Fly Lugu

Look up, go up!

Fly Lugu owner Fredrika Ballard was able to fly an airplane unassisted before she was old enough to drive a car. “I grew up flying. It was just something we did as a family, and I loved it,” this second-generation pilot said, recalling long-ago daytrips to destinations such as Martha’s Vinyard with her father, Richard Hamann, at the controls.

“Just being up in the sky clears my head and resets me after a bad day,” Ballard said. “I love the freedom. For me, there’s nothing that’s more thrilling than taking off and leaving the earth.”

Despite her passion for the sky, Ballard took a 25-year break from flying to focus on college, kids, and a demanding career as a surgical center administrator. In 2016, “I paid my son’s last tuition bill and I came to Barnes the next day,” she said, calling Westfield’s unsung airport “a gem.” With a yen for flight still strong in her soul, Ballard updated her credentials, earned her instructor’s license, and left the tarmac behind.

“I didn’t start out thinking I would have a big flight school,” said Ballard, who founded Fly Lugu in November of 2019. But quickly, she said, “I had so many students I was flying from sunrise to sunset. It became clear there was a big need.”

Today, Fly Lugu has 112 students. Thanks to Ballard as a welcoming role model, 50% of those students are female, even though women represent only 7% of pilots nationwide. Ballard’s youngest student is 12-year-old Cali Keenan, a “natural” who landed on her first lesson. Her oldest student is octogenarian Michael Silvestri, who visits Fly Lugu for his biennial flight reviews. Others include high school students, adults using the “pandemic pause” to finish training begun decades ago; even an executive/mom whose 18-month-old son became the school’s youngest passenger.

Some of these fledgling flyers hope to buy or lease a plane with friends so they can wing off for hiking, skiing, or dining expeditions. “Other people are looking for a career track,” Ballard said. Serving either need, Fly Lugu offers structured courses in ground knowledge, private pilot licensure, instrument rating, and commercial rating.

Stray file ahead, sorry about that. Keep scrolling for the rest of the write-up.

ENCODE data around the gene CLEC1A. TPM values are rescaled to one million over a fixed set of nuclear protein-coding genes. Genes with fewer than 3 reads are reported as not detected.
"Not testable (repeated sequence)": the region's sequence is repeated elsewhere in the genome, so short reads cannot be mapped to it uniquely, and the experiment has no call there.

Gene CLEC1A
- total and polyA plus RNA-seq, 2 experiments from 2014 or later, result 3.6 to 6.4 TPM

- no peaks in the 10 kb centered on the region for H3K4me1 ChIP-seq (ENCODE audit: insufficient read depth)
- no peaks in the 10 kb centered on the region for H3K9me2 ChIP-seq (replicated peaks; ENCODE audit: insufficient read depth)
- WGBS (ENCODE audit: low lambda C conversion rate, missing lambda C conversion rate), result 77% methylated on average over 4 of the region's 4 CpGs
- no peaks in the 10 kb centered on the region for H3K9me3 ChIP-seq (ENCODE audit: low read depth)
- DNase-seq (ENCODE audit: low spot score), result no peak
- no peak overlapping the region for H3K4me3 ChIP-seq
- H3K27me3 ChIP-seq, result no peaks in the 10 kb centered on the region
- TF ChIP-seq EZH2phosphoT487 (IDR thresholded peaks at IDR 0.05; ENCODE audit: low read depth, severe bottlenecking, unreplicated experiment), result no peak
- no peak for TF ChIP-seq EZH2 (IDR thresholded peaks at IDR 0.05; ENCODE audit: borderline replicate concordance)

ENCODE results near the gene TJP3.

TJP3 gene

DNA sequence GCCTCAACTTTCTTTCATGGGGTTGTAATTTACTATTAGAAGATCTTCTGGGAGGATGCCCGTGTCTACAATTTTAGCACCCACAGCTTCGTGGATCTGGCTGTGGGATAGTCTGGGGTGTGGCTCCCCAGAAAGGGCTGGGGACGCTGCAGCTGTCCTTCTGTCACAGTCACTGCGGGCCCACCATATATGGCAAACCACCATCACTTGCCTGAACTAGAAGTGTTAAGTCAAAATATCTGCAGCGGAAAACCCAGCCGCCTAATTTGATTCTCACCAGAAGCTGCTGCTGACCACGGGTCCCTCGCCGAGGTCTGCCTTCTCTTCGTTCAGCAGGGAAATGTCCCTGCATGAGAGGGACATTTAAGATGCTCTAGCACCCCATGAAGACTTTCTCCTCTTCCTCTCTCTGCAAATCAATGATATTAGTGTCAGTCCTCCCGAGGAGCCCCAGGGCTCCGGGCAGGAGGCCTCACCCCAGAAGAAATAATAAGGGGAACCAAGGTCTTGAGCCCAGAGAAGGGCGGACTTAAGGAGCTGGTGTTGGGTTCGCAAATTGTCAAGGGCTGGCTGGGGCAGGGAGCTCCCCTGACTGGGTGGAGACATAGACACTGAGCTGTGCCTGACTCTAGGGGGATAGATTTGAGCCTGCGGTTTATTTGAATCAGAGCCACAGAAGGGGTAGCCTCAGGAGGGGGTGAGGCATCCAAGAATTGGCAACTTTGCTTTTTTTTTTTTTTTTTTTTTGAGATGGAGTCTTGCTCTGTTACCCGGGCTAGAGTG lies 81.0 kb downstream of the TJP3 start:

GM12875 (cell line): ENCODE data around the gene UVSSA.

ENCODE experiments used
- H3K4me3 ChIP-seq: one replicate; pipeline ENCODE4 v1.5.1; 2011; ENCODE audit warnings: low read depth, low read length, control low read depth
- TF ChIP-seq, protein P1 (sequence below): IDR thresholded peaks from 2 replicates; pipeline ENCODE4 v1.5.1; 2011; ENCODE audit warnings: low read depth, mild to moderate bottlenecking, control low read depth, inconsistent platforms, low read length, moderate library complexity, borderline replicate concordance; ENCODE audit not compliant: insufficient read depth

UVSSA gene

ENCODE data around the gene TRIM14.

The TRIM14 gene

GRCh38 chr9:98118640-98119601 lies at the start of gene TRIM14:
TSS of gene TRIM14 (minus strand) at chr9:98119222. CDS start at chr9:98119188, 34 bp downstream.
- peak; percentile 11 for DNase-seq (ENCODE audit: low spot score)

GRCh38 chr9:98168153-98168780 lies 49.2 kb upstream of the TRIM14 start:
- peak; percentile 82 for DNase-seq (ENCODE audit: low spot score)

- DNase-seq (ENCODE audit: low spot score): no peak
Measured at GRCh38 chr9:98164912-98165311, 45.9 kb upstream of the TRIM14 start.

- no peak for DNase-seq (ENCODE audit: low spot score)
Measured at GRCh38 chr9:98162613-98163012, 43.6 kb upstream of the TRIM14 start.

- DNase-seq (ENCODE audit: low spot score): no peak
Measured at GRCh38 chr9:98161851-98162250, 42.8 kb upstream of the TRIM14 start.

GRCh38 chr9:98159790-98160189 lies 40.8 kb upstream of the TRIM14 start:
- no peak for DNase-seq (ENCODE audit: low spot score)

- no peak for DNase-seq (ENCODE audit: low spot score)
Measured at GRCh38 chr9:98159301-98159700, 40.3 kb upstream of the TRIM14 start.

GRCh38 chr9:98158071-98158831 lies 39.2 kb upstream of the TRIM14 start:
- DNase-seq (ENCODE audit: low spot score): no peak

“It doesn’t end once you have your pilot’s license. There’s always something new to learn,” Ballard said, describing yet another aspect of flight that keeps her enthralled. New technologies, advanced techniques, clinics, videos, and continuing education through flight associations constantly inspire those with adventurous spirits and a love for learning to keep their goals high.

Actually, that’s one reason the school’s name is so fitting. “L-U-G-U is an acronym for Look Up, Go Up,” Ballard said. “In flying, when you pull the yoke towards you, the plane goes up, but if you’re looking down to the ground, you’re going to subconsciously push that yoke down and you’ll go down.” Ballard’s father, who had been a popular Southwick and WSU educator, used LUGU as a metaphor for life. When she faced the normal turbulence of growing up, Hamann would tell her, “Chin up. Look up. We’re not looking down.”

It's a mantra Ballard is proud to pass to her students.

A Wright Flight instructor and a Westfield Technical Academy board member, Ballard uses her love of flying to show local youth that, in all aspects of life, the sky’s the limit. “The younger generation? They’re the difference makers,” she said. “If I can do my small part to help them attain their goals, that’s very rewarding for me.”

Pull quote: Today, Fly Lugu has 112 students. Thanks to Ballard as a welcoming role model, 50% of those students are female, even though women represent only 7% of pilots nationwide.

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